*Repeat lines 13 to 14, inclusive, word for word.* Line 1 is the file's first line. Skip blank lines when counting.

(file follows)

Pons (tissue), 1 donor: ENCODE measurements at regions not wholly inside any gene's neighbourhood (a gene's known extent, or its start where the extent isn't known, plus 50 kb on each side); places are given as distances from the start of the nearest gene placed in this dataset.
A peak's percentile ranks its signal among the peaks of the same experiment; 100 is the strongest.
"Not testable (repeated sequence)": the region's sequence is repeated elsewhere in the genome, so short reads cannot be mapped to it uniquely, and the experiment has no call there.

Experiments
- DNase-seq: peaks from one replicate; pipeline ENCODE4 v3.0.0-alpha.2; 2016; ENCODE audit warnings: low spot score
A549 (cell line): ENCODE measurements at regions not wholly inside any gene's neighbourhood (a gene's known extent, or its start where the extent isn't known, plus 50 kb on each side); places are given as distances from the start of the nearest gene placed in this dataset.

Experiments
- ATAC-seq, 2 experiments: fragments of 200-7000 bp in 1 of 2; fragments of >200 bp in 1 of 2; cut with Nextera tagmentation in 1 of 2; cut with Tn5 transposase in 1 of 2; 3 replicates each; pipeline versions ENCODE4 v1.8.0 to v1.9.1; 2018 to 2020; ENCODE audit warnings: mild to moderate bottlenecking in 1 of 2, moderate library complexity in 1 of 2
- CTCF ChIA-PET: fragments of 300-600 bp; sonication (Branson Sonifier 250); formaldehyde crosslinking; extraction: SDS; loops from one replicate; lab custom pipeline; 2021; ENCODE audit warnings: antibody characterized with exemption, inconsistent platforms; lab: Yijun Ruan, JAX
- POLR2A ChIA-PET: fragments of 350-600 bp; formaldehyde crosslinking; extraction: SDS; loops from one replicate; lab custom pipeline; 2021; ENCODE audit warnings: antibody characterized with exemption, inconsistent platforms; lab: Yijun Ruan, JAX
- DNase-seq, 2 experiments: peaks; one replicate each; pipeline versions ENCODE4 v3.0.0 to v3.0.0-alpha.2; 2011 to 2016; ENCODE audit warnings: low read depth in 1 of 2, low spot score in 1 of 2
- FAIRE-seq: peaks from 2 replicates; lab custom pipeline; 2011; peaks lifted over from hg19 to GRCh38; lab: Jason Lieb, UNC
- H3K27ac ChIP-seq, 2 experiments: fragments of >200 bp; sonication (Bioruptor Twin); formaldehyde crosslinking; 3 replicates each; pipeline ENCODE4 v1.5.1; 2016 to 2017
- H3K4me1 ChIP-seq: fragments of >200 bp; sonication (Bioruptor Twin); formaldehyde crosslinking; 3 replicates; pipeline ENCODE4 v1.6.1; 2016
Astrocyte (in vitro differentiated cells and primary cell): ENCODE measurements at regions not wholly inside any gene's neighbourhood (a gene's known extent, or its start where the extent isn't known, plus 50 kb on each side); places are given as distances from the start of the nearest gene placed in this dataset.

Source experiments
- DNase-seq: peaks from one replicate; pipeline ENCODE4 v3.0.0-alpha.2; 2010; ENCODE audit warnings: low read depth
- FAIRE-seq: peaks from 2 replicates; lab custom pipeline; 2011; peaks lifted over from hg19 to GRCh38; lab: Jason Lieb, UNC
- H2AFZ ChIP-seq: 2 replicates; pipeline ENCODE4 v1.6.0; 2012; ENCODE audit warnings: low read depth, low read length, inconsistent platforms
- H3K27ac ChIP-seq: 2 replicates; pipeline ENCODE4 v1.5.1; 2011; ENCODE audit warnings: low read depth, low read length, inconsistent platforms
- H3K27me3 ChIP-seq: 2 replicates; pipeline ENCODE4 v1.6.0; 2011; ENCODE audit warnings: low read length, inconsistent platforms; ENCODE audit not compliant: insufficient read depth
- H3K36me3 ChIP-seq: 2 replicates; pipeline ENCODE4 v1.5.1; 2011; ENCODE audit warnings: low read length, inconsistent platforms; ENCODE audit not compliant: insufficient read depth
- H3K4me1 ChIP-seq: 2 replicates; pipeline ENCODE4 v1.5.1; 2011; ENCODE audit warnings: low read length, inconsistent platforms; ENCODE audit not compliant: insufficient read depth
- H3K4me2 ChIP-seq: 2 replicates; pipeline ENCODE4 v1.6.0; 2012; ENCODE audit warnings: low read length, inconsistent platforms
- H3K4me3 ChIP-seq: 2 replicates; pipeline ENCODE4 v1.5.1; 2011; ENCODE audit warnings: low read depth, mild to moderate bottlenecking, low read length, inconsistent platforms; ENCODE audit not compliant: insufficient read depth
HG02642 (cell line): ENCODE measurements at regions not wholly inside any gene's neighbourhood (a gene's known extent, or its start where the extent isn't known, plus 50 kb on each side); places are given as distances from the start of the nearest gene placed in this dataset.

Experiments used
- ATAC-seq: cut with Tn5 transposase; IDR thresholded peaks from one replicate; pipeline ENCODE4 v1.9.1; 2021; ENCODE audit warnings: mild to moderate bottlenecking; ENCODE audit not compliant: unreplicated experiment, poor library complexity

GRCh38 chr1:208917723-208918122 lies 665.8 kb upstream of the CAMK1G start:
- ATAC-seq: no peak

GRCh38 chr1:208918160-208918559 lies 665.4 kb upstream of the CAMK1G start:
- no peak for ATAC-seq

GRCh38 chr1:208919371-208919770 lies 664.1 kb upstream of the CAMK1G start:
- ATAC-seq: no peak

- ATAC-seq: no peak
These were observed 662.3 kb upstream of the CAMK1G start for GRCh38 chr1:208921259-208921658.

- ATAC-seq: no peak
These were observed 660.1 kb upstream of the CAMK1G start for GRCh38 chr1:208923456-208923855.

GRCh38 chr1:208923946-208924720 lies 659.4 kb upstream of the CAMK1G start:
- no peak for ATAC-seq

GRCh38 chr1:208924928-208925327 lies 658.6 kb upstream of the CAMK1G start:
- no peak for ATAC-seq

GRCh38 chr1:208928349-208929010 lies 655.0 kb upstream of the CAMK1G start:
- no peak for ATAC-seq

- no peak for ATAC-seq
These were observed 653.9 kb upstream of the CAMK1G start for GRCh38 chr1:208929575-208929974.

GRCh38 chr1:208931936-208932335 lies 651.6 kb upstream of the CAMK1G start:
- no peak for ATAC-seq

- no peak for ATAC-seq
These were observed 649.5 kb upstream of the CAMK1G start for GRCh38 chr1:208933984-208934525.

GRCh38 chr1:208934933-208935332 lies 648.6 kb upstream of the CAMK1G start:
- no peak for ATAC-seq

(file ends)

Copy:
- H3K27ac ChIP-seq, 2 experiments: fragments of >200 bp; sonication (Bioruptor Twin); formaldehyde crosslinking; 3 replicates each; pipeline ENCODE4 v1.5.1; 2016 to 2017
- H3K4me1 ChIP-seq: fragments of >200 bp; sonication (Bioruptor Twin); formaldehyde crosslinking; 3 replicates; pipeline ENCODE4 v1.6.1; 2016